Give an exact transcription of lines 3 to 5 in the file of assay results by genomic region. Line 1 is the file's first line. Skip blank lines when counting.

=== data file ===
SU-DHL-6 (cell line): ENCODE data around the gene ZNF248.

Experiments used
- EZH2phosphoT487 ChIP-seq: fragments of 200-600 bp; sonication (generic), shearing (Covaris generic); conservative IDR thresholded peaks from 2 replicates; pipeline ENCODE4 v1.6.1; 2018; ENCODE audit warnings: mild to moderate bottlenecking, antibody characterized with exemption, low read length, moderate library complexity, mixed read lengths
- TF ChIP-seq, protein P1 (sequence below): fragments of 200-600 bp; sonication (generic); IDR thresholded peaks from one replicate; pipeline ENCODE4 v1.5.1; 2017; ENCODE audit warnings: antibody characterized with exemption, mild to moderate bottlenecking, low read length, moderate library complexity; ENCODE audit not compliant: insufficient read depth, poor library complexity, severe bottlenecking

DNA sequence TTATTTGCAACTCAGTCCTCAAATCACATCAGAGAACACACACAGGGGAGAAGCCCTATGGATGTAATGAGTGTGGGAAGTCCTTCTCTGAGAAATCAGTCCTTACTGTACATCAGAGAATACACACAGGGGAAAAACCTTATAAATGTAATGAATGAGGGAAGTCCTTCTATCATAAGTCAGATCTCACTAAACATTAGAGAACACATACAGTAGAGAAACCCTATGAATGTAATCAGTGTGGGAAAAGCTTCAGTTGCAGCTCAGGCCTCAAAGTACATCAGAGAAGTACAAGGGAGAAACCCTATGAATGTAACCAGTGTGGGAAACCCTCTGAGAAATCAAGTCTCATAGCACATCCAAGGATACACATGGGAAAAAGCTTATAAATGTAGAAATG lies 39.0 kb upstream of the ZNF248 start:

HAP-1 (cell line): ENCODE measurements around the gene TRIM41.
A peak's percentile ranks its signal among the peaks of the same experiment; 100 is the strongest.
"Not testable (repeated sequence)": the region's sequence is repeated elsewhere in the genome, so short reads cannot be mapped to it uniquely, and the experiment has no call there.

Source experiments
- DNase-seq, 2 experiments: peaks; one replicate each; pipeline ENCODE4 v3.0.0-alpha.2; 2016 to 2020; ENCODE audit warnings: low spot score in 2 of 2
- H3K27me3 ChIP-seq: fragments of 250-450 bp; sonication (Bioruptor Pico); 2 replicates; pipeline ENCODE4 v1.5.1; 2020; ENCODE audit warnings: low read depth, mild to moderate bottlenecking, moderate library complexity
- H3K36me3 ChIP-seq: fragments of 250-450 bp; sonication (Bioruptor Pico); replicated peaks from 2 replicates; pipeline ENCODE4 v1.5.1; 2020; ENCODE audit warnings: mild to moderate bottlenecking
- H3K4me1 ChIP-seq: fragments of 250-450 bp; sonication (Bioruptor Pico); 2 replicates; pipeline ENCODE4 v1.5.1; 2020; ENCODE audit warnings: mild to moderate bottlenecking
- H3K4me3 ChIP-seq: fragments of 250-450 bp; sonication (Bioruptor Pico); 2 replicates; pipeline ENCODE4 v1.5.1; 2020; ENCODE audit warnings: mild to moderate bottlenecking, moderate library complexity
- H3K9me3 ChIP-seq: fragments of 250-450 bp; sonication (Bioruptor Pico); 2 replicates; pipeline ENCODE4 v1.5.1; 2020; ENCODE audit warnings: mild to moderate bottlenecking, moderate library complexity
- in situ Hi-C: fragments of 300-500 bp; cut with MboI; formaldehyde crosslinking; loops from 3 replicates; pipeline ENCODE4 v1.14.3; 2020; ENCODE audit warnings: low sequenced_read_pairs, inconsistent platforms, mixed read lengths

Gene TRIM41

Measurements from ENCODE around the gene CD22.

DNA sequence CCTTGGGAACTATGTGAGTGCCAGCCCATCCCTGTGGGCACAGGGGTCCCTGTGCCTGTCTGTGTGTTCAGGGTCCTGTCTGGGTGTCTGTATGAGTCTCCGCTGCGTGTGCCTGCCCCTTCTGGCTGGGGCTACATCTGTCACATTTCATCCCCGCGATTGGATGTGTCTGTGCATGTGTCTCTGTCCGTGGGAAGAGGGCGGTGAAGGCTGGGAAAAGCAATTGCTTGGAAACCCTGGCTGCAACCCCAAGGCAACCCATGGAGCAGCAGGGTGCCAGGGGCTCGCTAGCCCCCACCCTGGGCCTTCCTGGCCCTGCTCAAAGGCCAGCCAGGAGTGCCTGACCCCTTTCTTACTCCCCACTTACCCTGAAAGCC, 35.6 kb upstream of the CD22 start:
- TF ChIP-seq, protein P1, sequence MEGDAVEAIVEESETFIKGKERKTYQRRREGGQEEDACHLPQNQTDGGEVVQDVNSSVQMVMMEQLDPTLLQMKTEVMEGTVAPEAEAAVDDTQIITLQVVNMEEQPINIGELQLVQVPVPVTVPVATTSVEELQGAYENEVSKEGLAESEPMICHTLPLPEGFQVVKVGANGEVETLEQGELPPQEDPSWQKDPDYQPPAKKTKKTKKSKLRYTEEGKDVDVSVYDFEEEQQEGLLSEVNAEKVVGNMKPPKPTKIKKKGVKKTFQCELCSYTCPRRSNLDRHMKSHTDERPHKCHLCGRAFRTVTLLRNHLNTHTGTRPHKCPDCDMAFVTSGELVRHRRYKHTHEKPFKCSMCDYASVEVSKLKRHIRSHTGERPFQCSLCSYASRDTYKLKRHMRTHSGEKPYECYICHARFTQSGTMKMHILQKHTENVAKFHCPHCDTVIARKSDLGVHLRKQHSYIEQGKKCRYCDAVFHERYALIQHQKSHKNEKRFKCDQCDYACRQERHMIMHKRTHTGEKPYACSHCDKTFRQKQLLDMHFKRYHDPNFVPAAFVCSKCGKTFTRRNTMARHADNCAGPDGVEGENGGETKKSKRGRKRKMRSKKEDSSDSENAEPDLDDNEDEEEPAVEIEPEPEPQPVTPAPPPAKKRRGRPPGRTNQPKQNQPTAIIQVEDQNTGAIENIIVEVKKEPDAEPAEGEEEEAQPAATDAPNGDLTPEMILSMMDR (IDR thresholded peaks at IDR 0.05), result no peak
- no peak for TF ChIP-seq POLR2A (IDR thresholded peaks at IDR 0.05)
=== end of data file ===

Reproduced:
- EZH2phosphoT487 ChIP-seq: fragments of 200-600 bp; sonication (generic), shearing (Covaris generic); conservative IDR thresholded peaks from 2 replicates; pipeline ENCODE4 v1.6.1; 2018; ENCODE audit warnings: mild to moderate bottlenecking, antibody characterized with exemption, low read length, moderate library complexity, mixed read lengths
- TF ChIP-seq, protein P1 (sequence below): fragments of 200-600 bp; sonication (generic); IDR thresholded peaks from one replicate; pipeline ENCODE4 v1.5.1; 2017; ENCODE audit warnings: antibody characterized with exemption, mild to moderate bottlenecking, low read length, moderate library complexity; ENCODE audit not compliant: insufficient read depth, poor library complexity, severe bottlenecking

DNA sequence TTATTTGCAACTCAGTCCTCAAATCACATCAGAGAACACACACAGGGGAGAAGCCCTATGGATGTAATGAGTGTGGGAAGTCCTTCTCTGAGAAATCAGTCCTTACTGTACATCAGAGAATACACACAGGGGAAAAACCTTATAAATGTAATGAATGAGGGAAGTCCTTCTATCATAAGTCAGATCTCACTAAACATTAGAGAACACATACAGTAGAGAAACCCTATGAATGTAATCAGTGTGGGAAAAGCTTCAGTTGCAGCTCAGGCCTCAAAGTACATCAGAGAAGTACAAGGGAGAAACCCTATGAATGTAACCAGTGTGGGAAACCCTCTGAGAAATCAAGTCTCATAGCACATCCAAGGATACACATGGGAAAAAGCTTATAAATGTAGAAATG lies 39.0 kb upstream of the ZNF248 start: